Labour Party set up dedicated polling company in the 1990s

Labour Party set up dedicated polling company in the 1990s

The late Labour Party TD Pat Upton, far right, with colleagues  Willie Penrose, Brendan Howlin and party leader Ruairi Quinn in the 1990s. Picture: Billy Higgins

The Labour Party set up a polling company which sent members out in Dublin to survey voters, the Irish Examiner can reveal.

Irish Scientific Surveys was set up during the 1990s by former TD Pat Upton and a previous director of elections Niall Connolly, who are both listed as directors, with its purpose stated as "public opinion polling".

The Irish Examiner has spoken with a number of sources who have confirmed the practice.

One former member in Dublin south-central, said during the 1990s members were given fake identity cards to use when carrying out the survey.

"People would go out and knock on doors with ID from that company and a sample ballot paper, and we would ask who would they vote for," he said.

"The purpose was to gauge the strength of the party, whether we were actually getting through to people.

"The pure purpose of it was for Labour, and it was all members who were sent out.

"We'd go to hundreds of houses, and it was conducted several times throughout one period, usually around six months before an election, a sample was a minimum of 200 to 250 houses, chosen at random.

"Sometimes we'd test the ground for other candidates, in local elections or whatever.

"You were to say you were from Irish Scientific Surveys and tell people on the doors you didn't know who the client was."

The party denied last week that it had ever conducted polling in this manner. 

A spokesperson said: “The Labour Party have no knowledge of this whatsoever.”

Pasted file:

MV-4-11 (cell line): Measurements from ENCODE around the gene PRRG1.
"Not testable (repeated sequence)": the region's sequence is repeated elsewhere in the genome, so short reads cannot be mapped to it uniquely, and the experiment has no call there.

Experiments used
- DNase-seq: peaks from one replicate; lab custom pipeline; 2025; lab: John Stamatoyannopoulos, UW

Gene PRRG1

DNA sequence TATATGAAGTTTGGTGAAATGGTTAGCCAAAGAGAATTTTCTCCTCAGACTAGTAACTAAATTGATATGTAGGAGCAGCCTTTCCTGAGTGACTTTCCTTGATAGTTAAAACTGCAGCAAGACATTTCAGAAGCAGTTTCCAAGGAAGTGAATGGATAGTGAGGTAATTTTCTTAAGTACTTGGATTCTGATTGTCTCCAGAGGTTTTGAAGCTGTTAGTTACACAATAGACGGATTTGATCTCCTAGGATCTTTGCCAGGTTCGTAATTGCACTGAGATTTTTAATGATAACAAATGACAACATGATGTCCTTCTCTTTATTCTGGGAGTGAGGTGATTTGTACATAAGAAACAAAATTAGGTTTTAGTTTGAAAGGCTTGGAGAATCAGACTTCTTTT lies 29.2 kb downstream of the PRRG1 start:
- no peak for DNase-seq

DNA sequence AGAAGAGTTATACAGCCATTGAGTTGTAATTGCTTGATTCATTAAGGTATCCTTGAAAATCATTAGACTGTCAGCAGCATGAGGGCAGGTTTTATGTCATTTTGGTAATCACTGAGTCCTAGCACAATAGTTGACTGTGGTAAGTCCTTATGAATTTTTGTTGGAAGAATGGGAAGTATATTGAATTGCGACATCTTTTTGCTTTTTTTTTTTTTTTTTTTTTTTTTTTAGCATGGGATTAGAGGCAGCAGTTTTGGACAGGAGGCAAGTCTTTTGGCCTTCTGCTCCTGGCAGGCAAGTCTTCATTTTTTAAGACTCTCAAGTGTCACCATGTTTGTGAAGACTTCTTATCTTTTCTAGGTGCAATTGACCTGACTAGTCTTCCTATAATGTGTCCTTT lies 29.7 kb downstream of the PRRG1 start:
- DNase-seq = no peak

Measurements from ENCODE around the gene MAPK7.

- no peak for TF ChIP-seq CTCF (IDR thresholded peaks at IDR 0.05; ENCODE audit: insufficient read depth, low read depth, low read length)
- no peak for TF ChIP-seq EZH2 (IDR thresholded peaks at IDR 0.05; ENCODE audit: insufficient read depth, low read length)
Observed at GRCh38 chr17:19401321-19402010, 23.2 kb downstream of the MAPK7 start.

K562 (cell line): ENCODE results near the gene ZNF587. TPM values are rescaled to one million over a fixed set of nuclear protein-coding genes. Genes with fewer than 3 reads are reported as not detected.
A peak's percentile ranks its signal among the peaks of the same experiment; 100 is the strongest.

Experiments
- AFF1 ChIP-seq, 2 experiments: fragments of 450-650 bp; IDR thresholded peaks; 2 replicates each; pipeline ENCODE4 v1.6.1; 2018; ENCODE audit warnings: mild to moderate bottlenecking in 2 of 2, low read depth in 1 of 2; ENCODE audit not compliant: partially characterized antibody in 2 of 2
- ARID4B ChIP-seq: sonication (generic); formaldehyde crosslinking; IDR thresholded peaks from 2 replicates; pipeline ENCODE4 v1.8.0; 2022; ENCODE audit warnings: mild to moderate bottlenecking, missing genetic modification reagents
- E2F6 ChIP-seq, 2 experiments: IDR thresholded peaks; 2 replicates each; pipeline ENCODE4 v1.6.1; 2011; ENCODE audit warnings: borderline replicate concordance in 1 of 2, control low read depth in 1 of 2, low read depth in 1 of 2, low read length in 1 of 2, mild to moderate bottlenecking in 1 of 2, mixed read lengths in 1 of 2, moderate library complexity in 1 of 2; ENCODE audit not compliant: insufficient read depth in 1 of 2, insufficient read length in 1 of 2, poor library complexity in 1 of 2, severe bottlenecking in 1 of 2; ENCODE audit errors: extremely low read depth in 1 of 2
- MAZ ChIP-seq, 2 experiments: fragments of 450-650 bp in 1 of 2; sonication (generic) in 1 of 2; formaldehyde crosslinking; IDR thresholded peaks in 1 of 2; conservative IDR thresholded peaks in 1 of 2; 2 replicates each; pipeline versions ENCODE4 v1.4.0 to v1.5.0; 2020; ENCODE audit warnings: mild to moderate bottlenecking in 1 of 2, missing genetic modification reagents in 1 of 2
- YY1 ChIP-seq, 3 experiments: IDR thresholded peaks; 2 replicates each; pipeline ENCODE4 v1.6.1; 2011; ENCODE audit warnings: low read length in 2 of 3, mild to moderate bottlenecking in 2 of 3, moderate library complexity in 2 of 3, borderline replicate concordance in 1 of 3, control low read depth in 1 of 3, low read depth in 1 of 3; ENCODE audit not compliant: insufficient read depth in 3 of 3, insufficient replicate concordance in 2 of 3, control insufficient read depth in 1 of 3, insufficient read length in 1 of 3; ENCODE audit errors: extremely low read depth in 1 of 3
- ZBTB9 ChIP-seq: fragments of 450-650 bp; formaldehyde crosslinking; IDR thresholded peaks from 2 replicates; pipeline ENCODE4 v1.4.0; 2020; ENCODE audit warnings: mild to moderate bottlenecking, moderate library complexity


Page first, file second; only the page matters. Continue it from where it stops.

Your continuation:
When asked if fake pollsters were ever used by Labour, a spokesperson said: "Not to our knowledge or with the sanction of our head office.”

Mr Upton, who died in 1999, was elected to the Dáil in 1992 and in 1997.

Fine Gael, Fianna Fáil, Sinn Féin and the Green Party have all admitted to using the practice in the last week.

All now say the practice has ended.

Polling positions - what the parties have admitted

1. Fine Gael:  Tanaiste Leo Varadkar's campaign previously gave students fake business cards with the name Political Research Association of Ireland to show at the doors if asked to identify where they were from. Minister for Foreign Affairs Simon Coveney has also admitted that the practice was carried out in his constituency. The party say the practice ended in 2016.

2. Fianna Fáil: Fianna Fáil says its practice of using fake pollsters ended in 2007 before Taoiseach Micheál Martin was leader. TD Marc MacSharry has called on the leader to resign and has written to the Garda commissioner.

3. The Green Party:  The party say there were "isolated incidences of this taking place in some constituencies over a decade ago". MEP Ciaran Cuffe admitted he used a fake research company name to canvass voters.

4. Sinn Féin: Sinn Féin members went door to door wearing fake ID badges stating they were from a market research company. They were told to tell voters the Irish Market Research Company for one day of work. The party says it ended around 2016.

5. Independent: Paul Murphy has said he carried out covert polling before he was in People Before Profit, which has not used the practice.

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